Charlotte Hornets

Five keys to Charlotte Hornets vs. Miami Heat series in NBA playoffs

Miami’s Hassan Whiteside, right, has protected the rim for the Heat for the past two seasons.
Miami’s Hassan Whiteside, right, has protected the rim for the Heat for the past two seasons. AP

Five keys to the NBA playoff series between the Charlotte Hornets and Miami Heat, which begins Sunday at 5:30 p.m. with Game 1 in Miami:


Guard Kemba Walker is probably the most important piece for Charlotte getting a series victory here.

Two years ago the Heat double-teamed Walker extensively, but things have changed since then. Charlotte has far more shooting threats than it did two seasons ago, so the Heat won’t be able to blitz Walker like before.

In four games against Miami this season, Walker averaged 19.5 points per game and shot 43.5 percent from 3-point range. He also had 21 assists compared to just three turnovers.

Protecting the paint

The Hornets have been one the league’s best at protecting the paint. Charlotte allowed an average of 40 points in the paint this past season, which was tied for third-best in the NBA with San Antonio.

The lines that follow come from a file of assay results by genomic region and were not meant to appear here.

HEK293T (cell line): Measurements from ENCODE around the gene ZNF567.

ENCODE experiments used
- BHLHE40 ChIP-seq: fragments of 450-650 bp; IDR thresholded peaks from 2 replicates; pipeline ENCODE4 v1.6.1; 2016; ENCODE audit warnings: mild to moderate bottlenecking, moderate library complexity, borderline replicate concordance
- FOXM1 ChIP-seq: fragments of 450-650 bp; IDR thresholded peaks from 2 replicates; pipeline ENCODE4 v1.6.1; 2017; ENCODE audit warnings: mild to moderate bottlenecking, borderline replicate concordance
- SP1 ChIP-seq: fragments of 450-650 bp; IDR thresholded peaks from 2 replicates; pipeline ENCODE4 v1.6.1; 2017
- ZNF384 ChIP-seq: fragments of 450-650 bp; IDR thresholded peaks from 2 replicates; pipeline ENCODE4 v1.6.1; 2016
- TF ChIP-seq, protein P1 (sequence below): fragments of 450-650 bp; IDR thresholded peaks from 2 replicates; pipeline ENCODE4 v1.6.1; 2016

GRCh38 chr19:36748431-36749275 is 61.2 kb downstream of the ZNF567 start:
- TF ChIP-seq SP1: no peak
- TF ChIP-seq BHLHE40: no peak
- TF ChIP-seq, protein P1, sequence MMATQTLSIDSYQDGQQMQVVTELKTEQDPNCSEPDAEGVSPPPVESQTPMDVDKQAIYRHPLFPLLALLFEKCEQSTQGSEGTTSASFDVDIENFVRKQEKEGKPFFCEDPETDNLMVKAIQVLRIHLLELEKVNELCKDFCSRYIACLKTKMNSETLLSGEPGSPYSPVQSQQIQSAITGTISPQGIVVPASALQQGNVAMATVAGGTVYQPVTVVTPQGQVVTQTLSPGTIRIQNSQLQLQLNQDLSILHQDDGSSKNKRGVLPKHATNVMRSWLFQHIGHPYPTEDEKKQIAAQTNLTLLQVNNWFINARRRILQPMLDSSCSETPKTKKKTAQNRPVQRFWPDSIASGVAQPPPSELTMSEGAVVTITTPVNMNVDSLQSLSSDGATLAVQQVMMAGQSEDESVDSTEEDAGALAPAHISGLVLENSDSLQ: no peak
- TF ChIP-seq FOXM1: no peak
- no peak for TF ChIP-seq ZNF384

Miami lives inside. At 46.5 points per game in the paint, the Heat was fourth-best in the league in that category.

Steve Clifford said the series will be decided in the paint, and the Hornets must protect it.

Transition points

The Heat plays a slower brand of basketball and depends more on its halfcourt setups.

With that in mind, the Hornets can’t let Miami get cheap transition buckets when the Heat sees an opportunity.

Charlotte allowed 17, 18 and 24 transition points in the first three games against Miami. In the final contest, a 109-106 victory for Charlotte, the Heat had just 10 fast break points.

Hassan Whiteside

The league’s premiere shot-blocker, Whiteside has owned the opponent’s rim for the past two seasons.

Whiteside’s 269 blocks this season were 92 better than DeAndre Jordan, who finished in second place. And that doesn’t take into account the number of shots Whiteside has altered by his 7-foot-7 wingspan.

The former Gastonia resident made a strong case this season for defensive player of the year.

3-point opportunities

Charlotte averaged 29.4 3-point attempts per game this season, which was fourth-most in the league.

Meanwhile, the Heat allows the third-most 3-point attempts in the league. Miami also attempts very few, with its 18 per game finishing third-to-last.

Jonathan Jones: 704-358-5323, @jjones9